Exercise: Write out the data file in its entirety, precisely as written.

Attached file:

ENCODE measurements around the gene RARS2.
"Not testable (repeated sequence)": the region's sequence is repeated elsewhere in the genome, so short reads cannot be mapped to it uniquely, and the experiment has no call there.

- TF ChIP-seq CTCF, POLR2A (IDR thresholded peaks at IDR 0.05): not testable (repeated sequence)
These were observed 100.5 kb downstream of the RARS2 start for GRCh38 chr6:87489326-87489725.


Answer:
ENCODE measurements around the gene RARS2.
"Not testable (repeated sequence)": the region's sequence is repeated elsewhere in the genome, so short reads cannot be mapped to it uniquely, and the experiment has no call there.

- TF ChIP-seq CTCF, POLR2A (IDR thresholded peaks at IDR 0.05): not testable (repeated sequence)
These were observed 100.5 kb downstream of the RARS2 start for GRCh38 chr6:87489326-87489725.